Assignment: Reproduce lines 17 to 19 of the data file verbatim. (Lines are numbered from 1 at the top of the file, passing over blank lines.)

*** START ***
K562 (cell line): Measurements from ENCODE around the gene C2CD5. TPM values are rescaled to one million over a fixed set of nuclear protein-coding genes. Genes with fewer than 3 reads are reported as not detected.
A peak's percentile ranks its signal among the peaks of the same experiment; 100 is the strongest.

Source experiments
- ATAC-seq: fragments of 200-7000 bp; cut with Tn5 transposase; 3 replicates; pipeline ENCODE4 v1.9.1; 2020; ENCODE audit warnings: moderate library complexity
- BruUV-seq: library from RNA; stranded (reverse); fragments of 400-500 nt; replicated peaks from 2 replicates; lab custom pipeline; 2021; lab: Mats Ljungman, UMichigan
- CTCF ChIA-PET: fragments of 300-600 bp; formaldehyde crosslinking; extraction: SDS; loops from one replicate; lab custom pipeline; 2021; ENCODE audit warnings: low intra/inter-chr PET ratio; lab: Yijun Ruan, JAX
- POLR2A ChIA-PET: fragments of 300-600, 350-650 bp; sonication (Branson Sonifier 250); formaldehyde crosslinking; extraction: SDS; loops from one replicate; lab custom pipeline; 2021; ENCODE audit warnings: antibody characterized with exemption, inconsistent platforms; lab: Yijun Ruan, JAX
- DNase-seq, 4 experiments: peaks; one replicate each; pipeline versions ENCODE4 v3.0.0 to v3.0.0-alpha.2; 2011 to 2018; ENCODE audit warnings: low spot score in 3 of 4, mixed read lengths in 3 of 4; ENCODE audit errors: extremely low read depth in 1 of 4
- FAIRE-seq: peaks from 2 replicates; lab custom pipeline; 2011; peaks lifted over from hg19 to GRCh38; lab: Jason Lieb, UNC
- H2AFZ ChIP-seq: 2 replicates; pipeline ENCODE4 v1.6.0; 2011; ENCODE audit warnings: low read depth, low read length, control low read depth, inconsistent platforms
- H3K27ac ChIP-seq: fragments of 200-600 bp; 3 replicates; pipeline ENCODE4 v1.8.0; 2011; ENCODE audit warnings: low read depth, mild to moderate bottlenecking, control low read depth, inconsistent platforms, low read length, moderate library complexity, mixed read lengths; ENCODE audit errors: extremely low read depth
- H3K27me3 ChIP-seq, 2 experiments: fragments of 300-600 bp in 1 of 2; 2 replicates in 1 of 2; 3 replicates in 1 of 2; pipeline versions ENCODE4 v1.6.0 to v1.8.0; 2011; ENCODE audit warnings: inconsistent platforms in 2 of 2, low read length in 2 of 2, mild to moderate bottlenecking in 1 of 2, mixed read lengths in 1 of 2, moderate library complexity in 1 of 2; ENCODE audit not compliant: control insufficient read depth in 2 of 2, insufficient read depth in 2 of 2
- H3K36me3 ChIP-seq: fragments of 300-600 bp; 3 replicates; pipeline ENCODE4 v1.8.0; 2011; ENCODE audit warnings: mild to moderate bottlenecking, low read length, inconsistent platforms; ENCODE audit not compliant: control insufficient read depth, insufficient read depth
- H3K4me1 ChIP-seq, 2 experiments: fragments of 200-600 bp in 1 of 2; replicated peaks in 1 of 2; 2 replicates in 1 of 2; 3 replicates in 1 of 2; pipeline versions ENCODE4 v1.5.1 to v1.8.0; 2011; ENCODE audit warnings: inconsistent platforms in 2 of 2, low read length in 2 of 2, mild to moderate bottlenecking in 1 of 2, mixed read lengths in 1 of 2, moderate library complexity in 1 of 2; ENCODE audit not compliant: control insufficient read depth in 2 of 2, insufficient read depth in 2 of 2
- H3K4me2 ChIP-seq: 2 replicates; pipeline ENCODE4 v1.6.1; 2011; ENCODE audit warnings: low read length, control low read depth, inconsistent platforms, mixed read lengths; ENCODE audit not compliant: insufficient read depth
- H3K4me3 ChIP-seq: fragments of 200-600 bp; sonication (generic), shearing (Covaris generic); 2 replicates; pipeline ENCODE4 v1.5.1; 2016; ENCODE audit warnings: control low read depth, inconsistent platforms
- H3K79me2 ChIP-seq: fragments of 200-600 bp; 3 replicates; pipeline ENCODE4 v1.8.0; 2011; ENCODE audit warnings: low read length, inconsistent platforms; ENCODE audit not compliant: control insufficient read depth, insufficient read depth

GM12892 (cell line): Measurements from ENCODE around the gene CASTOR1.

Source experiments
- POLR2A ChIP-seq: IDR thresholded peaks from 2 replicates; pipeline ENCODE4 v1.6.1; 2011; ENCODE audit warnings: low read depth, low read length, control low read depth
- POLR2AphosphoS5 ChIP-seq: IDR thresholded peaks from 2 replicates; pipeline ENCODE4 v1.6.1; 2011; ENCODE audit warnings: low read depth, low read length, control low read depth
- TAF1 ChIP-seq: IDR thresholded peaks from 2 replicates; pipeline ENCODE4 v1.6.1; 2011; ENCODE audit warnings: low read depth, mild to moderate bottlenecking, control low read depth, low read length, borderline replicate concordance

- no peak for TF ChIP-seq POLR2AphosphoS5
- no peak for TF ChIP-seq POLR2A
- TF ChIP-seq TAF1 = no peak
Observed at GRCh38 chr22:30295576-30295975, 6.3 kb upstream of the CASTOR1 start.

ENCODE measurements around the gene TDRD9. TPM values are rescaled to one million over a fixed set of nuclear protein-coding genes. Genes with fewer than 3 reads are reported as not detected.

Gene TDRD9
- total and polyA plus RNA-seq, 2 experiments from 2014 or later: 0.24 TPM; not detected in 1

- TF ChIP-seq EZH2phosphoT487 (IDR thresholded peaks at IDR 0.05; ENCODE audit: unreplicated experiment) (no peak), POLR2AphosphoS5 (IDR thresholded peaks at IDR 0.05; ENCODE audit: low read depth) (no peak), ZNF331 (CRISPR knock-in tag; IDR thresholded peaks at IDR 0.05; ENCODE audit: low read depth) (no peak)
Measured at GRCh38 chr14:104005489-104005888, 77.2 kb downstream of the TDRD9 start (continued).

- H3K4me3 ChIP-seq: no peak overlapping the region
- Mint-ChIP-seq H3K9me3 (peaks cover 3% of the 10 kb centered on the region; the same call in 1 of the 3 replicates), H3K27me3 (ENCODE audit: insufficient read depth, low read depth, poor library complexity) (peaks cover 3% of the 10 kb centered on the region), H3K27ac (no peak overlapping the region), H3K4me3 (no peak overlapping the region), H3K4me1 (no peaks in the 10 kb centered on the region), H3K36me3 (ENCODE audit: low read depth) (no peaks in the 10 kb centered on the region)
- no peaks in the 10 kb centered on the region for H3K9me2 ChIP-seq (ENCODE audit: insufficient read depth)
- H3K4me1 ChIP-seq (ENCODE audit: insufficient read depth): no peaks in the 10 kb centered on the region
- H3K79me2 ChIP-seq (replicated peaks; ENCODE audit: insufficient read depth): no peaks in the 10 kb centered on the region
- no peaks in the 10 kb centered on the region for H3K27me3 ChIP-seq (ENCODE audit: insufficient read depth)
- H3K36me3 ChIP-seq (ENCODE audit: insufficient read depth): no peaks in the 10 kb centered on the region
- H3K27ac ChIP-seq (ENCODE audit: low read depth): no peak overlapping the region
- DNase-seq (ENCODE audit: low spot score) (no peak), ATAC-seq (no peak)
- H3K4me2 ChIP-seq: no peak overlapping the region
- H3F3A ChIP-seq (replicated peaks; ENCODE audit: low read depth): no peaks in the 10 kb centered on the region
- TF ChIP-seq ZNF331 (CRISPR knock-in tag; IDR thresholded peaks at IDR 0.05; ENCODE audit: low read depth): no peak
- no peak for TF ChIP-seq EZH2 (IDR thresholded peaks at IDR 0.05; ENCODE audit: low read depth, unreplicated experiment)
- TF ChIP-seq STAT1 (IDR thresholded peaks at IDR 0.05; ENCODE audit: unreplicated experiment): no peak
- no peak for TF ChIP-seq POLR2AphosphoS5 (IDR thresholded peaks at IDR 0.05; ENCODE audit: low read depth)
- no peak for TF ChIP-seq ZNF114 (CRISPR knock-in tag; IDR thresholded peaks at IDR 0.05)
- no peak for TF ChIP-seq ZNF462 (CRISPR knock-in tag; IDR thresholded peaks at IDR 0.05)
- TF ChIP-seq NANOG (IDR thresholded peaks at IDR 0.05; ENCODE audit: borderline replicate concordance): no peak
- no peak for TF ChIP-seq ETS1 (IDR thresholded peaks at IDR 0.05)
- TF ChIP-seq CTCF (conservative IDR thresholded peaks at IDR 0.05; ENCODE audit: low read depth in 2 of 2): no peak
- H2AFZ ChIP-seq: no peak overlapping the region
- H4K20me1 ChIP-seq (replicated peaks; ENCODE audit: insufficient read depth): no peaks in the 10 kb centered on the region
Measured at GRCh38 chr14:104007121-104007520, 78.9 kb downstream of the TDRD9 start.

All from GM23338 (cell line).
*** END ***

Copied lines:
- H3K79me2 ChIP-seq: fragments of 200-600 bp; 3 replicates; pipeline ENCODE4 v1.8.0; 2011; ENCODE audit warnings: low read length, inconsistent platforms; ENCODE audit not compliant: control insufficient read depth, insufficient read depth

GM12892 (cell line): Measurements from ENCODE around the gene CASTOR1.

Source experiments